Version 17 represents the broadest RMS release yet, incorporating significant improvements to two flagship RMS models: North Atlantic Hurricane and North America Earthquake.
Additionally, Version 17 contains new models and solutions including six countries in the Southeast Asia Earthquake Model, the South Korea and Taiwan Typhoon Models, and RiskAssessor™, providing custom wind vulnerability for large U.S. risks.
April was a busy launch month for many of the new Version 17 models and updates. RMS Owl can keep you ahead with the latest developments including the Peril Models and Data Products Roadmap document and the 2017 Resource Landing Page, which provides an extensive suite of resources, including executive briefings, datasheets, and scope and methodology documents.
Many of the new and updated models can run both on RiskLink® Version 17 and Risk Modeler powered by RMS(one)®. Contact your account manager for full details on how Version 17 affects models and software.
Compare different model versions side-by-side on a single dashboard. Use notebooks for freeform investigation of exposure and loss. Design reinsurance structures and capture contract terms using contract definition language (CDL).
There is so much to explore with Risk Modeler powered by the RMS(one) platform. Risk Modeler offers rich, flexible representation of risks and financial structures, with intelligent model processing and big-data query capabilities.
To help you explore the potential, watch our short two-minute Risk Modeler demo videos examining model insights and reinsurance design. Josh Ellingson, head of training for RMS, has written a blog describing how Risk Modeler helps remove the procedural, tactical component of risk modeling, moving it to an efficient and speedy system. Or, see Risk Modeler for yourself, click to schedule a live demo.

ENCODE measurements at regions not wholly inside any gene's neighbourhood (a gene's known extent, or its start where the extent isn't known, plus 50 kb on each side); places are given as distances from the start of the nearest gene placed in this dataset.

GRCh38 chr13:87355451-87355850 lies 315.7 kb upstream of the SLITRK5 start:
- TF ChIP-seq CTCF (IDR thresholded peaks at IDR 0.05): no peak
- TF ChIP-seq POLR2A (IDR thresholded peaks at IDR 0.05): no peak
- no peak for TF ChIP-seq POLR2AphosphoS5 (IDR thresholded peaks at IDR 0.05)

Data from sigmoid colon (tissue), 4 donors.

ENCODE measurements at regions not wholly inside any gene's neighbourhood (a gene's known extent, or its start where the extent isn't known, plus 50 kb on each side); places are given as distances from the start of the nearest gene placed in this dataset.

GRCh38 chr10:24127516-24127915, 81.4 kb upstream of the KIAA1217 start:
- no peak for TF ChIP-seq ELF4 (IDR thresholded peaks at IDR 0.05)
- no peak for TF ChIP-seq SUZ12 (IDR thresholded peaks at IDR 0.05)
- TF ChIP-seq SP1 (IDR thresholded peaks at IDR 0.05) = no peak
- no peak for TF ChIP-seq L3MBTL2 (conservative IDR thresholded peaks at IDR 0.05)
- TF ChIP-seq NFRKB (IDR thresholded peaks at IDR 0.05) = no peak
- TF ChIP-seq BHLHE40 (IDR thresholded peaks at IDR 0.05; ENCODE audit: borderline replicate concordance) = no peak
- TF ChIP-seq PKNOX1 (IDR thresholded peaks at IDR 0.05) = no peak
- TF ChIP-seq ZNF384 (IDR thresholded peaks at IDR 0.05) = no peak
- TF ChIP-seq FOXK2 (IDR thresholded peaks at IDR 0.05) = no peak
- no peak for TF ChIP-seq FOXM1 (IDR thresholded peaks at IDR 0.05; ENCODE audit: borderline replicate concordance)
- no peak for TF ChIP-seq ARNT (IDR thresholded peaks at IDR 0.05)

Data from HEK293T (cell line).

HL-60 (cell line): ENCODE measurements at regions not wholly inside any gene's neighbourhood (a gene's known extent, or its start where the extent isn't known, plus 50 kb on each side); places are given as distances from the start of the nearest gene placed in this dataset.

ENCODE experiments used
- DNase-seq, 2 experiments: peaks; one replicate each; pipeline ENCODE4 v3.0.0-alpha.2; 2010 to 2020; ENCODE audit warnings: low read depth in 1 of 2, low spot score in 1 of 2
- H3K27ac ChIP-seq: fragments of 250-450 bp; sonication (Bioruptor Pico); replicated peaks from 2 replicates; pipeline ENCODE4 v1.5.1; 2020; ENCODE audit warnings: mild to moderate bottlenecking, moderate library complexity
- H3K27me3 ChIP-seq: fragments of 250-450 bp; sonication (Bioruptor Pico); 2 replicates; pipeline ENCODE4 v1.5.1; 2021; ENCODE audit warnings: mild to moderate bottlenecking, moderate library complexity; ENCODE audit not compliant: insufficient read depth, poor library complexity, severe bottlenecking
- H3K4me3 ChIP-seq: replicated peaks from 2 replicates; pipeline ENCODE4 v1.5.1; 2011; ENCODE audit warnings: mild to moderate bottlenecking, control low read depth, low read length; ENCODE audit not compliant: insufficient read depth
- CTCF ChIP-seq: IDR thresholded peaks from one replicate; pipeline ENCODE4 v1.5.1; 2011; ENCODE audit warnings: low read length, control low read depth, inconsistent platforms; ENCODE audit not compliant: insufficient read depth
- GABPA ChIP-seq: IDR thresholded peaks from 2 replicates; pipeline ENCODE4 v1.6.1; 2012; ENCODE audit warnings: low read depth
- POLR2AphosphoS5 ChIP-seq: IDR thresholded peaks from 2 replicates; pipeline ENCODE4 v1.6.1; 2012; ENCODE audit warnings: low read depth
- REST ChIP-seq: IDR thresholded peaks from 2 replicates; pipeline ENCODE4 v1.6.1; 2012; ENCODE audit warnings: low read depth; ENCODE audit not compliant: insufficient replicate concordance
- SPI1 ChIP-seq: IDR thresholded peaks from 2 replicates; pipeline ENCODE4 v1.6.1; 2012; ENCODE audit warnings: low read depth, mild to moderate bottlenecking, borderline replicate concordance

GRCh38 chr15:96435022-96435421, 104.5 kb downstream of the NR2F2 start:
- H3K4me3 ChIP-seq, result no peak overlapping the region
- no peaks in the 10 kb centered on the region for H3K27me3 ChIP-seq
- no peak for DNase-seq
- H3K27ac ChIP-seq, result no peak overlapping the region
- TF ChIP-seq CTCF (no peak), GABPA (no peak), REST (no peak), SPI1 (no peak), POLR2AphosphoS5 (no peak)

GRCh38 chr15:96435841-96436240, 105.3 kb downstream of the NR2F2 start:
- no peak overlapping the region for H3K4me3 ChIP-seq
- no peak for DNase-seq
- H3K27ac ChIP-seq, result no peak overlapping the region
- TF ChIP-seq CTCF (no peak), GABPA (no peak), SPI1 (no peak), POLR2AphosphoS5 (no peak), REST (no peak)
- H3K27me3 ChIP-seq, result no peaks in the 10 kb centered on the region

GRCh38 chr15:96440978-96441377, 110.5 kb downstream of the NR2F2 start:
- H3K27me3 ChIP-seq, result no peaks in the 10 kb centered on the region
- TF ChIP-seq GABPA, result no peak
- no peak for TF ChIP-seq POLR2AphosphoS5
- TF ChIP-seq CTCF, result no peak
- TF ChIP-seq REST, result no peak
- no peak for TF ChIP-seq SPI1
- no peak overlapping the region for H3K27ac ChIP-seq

Since the RMS Cyber Accumulation Management System (CAMS) was launched in February 2016, it has gained recognition as a new data standard, analytical framework, and functional platform for insurance clients to manage this emergent risk.
CAMS v1.0 focused on affirmative cyber insurance scenarios and loss processes from cyberattacks targeting information technology (IT) systems. The newly released CAMS v2.0 now explores a range of cyberattack scenarios that can cause physical damage to property, allowing property (re)insurers to manage this growing risk for the first time.
CAMS v2.0 recognizes that cyber risk is no longer confined to specialist writers of affirmative cyber insurance. With the rise of cyber-physical attacks, cyber risk is now a peril that can cause losses in traditional property insurance policies, which are either ambiguous or silent about whether they will pay out for cyber-triggered losses.
To allow insurers to identify silent exposures, RMS has analyzed the lines of business thought to be most vulnerable to cyber-physical attacks, such as commercial property, marine, energy, and industrial and facultative facilities. The five new risk scenarios in CAMS v2.0 allow insurers to identify silent exposures in these and other lines.
Joint RMS cyber and terrorism risk seminars were held in London (May 2) and New York (May 16), and a new RMS 2017 Cyber Risk Landscape report is available, explaining the key emerging cyber-risk trends and detailing the five new risk scenarios in CAMS v2.0.
With agricultural risk one of the top concerns for clients in emerging markets, RMS has added agriculture risk models for both India and China, two countries with the highest percentage GDP generated from agriculture. As part of RMS model development, parent company DMGT has transferred all the model assets from its AgRisk business to RMS.
With plans to expand agriculture modeling across Asia-Pacific and the Americas, RMS will leverage the scale of our global model development operations to provide a complete agricultural risk management service for local and global (re)insurers, such as high-touch modeling support, analytical services, training, and event response.
Mohsen Rahnama, chief risk modeling officer and general manager of the RMS models and data group, said, "We understand the framework and principles of the models and will combine our 30-plus years' experience in climate hazard modeling with the latest data collection and processing technology, and scientific understanding of the risk, to build the next generation of agricultural risk models for the industry."